It is Tuesday, the 31st of January 2023, the initial deadline given by the Central bank of Nigeria to end the circulation of old naira notes. Yet, many Nigerians are yet to get their hands on the new notes. 35-year-old provisions trader Mummy Ola who owns a corner shop in the heart of Surulere, Lagos, Nigeria, has only seen the new naira notes once since its rollout. And even then, it was for a brief moment. A customer had brought the newly designed 500 naira note to buy some milk, in January, two months after its official rollout. A few minutes later, it was given to another customer as change for goods they bought. It has been three weeks since she saw any of the notes.
Mummy Ola’s tale is similar to that of Esther’s, a Lagos-based creative, who first saw the notes after she got pepper from a tomato trader in mid-January, two weeks before the initial deadline for the circulation of old naira notes. A few seconds later, she went to buy more pepper from the pepper seller with the same 200 naira note. “If I have seen it from a pepper seller, surely I would see it soon again,” she thought. But Esther has not held any denomination of the new naira notes since then.
It is no surprise that the new naira notes rollout is meagre in circulation a few days before the deadline. After all the initial rollout was off to a sloppy start. However, the abrupt rejection of the old notes and unavailability of the new naira notes has left many Nigerians with limited options for monetary transactions. Last week several banks announced that they would stop collecting old naira notes on the 27th of January. And this led to a host of other institutions applying this same rule. “My church sent a message to our group chat stating that no one should bring old Naira notes to church on Sunday the 27th because banks were already rejecting the old notes,” said Esther. The idea was to get people in a state of urgency to return their old naira notes. Some banks remained open over the weekend to allow people to come in and exchange old notes for new ones. However, banks do not have enough new notes to circulate, leaving many stranded.
Nigeria is a cash-dependent country. According to the World Bank’s Global Findex Database, cash remains the preferred method of payment in Nigeria. In 2012, the Central bank of Nigeria implemented the cashless system to develop and modernize Nigeria’s payment system, with more efficient transaction options and greater reach. Moreover, fintechs have been bullish on Africa’s largest economy for years, with over 200 fintech startups in 2022. However, the cashless trend has barely caught on. According to an Enhancing Financial Innovation & Access survey, only 22 percent of respondents are aware of mobile money, and only four percent used it. This is why when 22-year-old Margaret decided to get noodles from the mallam down her street on the 28th of January with the old naira note, and he told her to transfer the money instead, it shook her. “I was laughing because I did not know the day when I would make a 480-naira transfer to the corner shop owner next to my house would come so soon,” she says. While this is not what many Nigerians want to hear right now, neither does it help the current cash flow situation, this delayed circulation seems to be leading to a new wave and alertness for a cashless system.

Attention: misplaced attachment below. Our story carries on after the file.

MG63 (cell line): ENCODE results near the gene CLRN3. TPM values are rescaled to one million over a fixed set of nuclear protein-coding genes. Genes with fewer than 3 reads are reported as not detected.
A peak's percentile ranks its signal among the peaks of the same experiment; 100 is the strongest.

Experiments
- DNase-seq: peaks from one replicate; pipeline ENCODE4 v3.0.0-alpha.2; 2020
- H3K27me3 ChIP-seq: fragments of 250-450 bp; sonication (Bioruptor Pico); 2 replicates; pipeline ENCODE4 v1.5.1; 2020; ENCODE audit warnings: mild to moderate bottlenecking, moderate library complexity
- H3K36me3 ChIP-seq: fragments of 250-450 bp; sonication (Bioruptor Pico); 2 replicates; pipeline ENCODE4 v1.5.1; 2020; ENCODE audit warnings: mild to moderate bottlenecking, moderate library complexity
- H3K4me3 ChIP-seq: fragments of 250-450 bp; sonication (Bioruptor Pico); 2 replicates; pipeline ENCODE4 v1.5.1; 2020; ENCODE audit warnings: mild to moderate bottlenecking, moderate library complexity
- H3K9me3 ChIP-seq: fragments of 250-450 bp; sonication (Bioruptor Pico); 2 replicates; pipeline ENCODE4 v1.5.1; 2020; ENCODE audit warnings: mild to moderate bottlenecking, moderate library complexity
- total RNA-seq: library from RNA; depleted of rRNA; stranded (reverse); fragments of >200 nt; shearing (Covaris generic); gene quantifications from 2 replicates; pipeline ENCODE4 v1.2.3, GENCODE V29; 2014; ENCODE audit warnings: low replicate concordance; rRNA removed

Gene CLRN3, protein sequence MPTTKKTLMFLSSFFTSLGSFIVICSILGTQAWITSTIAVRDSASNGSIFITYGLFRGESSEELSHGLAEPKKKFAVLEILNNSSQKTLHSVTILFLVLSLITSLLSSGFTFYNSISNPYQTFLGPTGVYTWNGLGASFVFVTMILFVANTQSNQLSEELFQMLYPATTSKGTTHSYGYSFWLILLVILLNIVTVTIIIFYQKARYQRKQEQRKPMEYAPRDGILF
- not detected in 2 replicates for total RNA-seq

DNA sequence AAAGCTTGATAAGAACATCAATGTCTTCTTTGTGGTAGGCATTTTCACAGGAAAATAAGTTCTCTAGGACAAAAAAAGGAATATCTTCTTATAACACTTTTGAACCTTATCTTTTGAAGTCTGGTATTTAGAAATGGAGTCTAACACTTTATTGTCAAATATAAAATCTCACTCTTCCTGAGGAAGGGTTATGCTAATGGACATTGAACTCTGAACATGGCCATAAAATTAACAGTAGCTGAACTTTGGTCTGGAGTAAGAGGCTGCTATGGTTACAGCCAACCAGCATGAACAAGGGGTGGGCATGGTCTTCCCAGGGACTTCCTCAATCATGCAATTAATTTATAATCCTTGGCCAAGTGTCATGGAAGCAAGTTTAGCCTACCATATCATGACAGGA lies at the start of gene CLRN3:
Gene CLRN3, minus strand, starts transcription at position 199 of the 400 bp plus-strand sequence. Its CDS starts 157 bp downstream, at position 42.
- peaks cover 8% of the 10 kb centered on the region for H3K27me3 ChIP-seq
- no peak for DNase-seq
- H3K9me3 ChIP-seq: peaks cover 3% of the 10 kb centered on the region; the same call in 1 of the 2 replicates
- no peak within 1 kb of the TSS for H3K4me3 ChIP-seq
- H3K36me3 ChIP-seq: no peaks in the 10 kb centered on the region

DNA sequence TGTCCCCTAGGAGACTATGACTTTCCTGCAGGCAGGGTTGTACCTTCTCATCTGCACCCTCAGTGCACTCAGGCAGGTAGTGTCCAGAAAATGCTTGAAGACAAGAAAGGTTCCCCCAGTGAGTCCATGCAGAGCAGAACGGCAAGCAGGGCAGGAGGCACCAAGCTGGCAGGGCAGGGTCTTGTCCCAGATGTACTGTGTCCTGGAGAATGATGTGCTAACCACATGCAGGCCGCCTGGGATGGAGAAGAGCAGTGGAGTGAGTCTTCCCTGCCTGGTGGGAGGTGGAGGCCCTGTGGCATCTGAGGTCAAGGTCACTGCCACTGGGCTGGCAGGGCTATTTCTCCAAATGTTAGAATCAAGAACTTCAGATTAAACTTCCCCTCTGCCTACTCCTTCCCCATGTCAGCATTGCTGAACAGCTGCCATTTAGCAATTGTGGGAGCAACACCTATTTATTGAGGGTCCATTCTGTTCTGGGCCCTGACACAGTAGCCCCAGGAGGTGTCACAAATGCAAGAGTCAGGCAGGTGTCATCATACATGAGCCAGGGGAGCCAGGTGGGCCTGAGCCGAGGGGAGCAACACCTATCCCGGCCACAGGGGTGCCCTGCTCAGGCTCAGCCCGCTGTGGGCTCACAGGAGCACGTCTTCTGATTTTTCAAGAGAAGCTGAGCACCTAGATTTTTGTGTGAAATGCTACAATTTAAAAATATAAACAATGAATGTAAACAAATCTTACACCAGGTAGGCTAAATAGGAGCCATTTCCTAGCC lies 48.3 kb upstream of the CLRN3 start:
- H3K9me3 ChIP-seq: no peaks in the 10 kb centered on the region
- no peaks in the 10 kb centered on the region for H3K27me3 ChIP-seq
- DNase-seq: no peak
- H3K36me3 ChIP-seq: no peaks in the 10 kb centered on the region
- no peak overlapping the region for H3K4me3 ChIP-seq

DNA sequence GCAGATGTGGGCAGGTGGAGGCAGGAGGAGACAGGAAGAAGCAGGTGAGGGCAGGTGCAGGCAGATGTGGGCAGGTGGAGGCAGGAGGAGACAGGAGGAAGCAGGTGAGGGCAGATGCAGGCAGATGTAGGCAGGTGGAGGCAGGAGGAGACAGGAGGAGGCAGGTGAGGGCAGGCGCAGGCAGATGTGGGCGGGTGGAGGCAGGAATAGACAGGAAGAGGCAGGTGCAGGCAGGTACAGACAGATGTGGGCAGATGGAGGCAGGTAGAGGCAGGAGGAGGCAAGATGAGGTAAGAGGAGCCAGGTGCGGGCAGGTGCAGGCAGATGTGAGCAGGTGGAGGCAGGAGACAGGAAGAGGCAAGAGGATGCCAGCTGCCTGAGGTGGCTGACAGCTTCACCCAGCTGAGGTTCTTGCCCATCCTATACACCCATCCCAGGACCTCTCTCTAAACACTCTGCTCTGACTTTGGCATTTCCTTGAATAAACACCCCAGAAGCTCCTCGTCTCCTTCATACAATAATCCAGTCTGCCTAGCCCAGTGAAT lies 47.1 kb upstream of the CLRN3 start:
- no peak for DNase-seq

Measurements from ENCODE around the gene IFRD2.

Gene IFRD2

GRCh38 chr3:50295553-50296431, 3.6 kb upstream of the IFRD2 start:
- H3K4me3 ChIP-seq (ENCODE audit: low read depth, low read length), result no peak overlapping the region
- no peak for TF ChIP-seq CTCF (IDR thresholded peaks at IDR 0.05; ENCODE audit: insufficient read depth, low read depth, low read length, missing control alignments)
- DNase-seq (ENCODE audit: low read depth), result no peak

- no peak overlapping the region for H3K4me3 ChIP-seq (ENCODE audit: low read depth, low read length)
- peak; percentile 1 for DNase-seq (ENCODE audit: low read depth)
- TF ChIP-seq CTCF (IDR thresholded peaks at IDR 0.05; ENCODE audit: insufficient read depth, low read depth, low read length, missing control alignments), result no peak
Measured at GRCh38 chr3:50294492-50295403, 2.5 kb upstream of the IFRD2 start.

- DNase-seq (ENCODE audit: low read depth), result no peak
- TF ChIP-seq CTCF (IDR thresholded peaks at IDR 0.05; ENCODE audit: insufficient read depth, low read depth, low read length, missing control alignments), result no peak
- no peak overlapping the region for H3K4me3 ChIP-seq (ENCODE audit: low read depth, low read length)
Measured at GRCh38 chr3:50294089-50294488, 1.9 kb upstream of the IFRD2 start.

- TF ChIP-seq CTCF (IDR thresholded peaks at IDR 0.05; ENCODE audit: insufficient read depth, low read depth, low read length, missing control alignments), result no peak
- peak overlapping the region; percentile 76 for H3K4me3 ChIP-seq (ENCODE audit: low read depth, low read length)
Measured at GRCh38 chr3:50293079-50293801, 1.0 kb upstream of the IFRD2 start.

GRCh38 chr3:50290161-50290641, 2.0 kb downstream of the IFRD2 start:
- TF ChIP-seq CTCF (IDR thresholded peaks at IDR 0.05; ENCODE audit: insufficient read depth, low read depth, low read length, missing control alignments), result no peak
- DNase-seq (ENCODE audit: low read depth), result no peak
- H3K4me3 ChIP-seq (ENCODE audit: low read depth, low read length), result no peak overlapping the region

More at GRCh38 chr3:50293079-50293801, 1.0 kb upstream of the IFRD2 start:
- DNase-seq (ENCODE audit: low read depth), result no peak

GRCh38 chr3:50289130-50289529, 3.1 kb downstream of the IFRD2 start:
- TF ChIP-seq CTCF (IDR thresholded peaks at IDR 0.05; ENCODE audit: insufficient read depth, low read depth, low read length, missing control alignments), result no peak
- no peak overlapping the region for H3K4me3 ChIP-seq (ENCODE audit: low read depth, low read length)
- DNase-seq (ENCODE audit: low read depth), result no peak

A few days ago, Cowry-wise announced via its Twitter handle that its touch-and-pay system, a payment infrastructure used for contactless payment cards used on buses and ferries, is now available for the danfo buses, a privately owned minibus or van used to carry passengers. The danfo is characterized by its bright yellow colour, and loud conductors, and is an affordable means of transportation for the average Nigerian. The touch-and-pay system has been effective with the Lagos state BRT system, helping make 3.5 million monthly contactless transactions on buses in four years. Making it available in a decentralized system such as the danfo not only offers commuters a better way to move around the city at this time but also propagates the cashless system even further down the citizen chain, especially at this time. Perhaps, this announcement is unrelated to the delayed naira circulation. However, it could not have been more perfect timing. If this system works fine, it will be a very active step towards achieving what many fintechs have been tuning for years, banking the unbanked. It might be too early to say the sparse circulation of the new naira notes is causing a change in transactional behaviours. But it is worth noting that it has stirred up a conversation for cashless systems.
Although, the CBN finally bowed to pressure from concerned Nigerians and shifted the deadline for the exchange of old notes to the 10th of February, which gives them just twelve days to circulate the new notes to over 250 million Nigerians. If the new notes continue to tarry, at least cashless systems have made an impression on many Nigerians and the necessity thereof.